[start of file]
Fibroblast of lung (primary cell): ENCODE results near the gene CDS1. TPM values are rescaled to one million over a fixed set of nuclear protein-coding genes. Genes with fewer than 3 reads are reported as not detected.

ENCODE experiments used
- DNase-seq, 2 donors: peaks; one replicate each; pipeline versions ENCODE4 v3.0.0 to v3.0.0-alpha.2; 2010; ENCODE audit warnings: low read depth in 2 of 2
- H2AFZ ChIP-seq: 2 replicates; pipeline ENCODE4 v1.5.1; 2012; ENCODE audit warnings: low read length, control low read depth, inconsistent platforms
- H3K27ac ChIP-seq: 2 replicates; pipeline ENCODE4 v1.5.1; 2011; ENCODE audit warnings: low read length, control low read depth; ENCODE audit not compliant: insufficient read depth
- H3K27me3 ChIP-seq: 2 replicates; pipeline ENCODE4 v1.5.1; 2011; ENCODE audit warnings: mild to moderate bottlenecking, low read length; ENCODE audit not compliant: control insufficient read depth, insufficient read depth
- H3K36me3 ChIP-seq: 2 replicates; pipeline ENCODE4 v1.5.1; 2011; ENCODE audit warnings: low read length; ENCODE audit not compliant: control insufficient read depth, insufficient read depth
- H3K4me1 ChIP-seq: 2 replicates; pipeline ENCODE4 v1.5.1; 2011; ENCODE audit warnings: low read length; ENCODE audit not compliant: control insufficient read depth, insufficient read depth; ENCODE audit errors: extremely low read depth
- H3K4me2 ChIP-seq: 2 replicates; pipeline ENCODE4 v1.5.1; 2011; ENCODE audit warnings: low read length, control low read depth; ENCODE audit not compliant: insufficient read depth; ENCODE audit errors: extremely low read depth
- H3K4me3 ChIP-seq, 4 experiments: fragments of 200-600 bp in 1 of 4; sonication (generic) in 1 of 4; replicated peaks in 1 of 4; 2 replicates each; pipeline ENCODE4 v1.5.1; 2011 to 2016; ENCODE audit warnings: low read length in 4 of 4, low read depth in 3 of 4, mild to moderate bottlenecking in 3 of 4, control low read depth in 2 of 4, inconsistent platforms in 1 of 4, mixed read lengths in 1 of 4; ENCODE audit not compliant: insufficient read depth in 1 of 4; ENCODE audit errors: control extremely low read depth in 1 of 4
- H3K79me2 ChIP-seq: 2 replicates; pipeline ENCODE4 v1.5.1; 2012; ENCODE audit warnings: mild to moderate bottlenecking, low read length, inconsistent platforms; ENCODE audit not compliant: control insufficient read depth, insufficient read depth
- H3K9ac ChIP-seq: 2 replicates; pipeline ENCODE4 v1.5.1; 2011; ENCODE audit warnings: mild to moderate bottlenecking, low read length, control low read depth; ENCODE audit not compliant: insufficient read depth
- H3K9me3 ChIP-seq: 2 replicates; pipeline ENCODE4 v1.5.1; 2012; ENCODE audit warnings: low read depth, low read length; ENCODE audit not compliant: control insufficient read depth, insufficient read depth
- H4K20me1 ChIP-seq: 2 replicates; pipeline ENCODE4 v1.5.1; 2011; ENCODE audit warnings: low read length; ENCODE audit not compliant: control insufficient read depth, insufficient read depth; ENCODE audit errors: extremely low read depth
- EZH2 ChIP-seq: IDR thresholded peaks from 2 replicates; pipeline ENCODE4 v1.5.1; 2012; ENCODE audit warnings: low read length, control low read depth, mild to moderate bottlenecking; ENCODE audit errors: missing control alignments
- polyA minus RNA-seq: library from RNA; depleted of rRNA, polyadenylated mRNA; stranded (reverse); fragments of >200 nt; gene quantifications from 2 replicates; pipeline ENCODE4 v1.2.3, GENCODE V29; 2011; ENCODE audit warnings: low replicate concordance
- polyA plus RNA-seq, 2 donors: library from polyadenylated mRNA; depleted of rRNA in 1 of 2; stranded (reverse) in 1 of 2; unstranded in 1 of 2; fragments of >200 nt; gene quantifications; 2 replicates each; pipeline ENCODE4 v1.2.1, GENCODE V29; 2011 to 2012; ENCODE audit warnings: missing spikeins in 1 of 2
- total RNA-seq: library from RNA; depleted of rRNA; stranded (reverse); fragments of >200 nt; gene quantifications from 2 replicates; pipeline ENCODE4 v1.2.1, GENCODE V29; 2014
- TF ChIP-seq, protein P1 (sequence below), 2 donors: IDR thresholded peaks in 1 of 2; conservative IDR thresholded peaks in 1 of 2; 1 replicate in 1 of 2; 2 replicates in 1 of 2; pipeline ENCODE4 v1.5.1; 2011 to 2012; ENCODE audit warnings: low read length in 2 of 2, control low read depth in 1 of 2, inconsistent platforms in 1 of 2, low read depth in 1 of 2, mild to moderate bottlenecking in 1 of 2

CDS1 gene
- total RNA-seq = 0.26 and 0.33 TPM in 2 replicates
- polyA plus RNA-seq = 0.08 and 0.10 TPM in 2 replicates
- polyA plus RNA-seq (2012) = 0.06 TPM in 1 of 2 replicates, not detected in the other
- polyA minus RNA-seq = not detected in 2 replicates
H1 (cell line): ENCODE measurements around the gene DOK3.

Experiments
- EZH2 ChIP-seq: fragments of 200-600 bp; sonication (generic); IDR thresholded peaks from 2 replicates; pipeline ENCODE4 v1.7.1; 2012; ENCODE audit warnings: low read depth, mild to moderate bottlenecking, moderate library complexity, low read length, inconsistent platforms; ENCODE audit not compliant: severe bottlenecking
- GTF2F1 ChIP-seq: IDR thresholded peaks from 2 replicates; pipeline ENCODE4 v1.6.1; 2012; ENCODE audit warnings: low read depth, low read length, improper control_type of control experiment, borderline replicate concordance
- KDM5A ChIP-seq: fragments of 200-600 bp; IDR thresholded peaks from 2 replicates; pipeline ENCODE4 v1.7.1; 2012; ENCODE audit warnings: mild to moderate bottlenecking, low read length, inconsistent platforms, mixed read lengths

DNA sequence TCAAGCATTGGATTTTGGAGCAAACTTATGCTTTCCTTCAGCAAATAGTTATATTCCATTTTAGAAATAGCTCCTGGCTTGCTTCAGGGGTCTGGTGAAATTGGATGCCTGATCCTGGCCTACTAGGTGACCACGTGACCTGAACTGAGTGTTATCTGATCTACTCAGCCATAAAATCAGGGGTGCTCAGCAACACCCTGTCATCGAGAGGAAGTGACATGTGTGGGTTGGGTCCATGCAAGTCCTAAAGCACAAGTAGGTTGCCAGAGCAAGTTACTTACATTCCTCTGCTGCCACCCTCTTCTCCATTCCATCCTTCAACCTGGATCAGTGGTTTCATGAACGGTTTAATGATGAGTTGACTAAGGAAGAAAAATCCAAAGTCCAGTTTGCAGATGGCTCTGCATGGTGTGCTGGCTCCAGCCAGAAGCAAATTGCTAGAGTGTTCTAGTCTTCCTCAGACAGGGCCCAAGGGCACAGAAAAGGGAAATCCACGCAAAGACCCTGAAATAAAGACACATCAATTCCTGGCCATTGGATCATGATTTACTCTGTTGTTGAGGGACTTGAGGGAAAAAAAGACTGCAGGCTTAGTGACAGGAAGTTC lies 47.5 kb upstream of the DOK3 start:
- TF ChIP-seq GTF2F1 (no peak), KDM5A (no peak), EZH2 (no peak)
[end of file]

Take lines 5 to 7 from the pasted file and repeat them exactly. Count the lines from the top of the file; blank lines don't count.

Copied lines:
- H3K27ac ChIP-seq: 2 replicates; pipeline ENCODE4 v1.5.1; 2011; ENCODE audit warnings: low read length, control low read depth; ENCODE audit not compliant: insufficient read depth
- H3K27me3 ChIP-seq: 2 replicates; pipeline ENCODE4 v1.5.1; 2011; ENCODE audit warnings: mild to moderate bottlenecking, low read length; ENCODE audit not compliant: control insufficient read depth, insufficient read depth
- H3K36me3 ChIP-seq: 2 replicates; pipeline ENCODE4 v1.5.1; 2011; ENCODE audit warnings: low read length; ENCODE audit not compliant: control insufficient read depth, insufficient read depth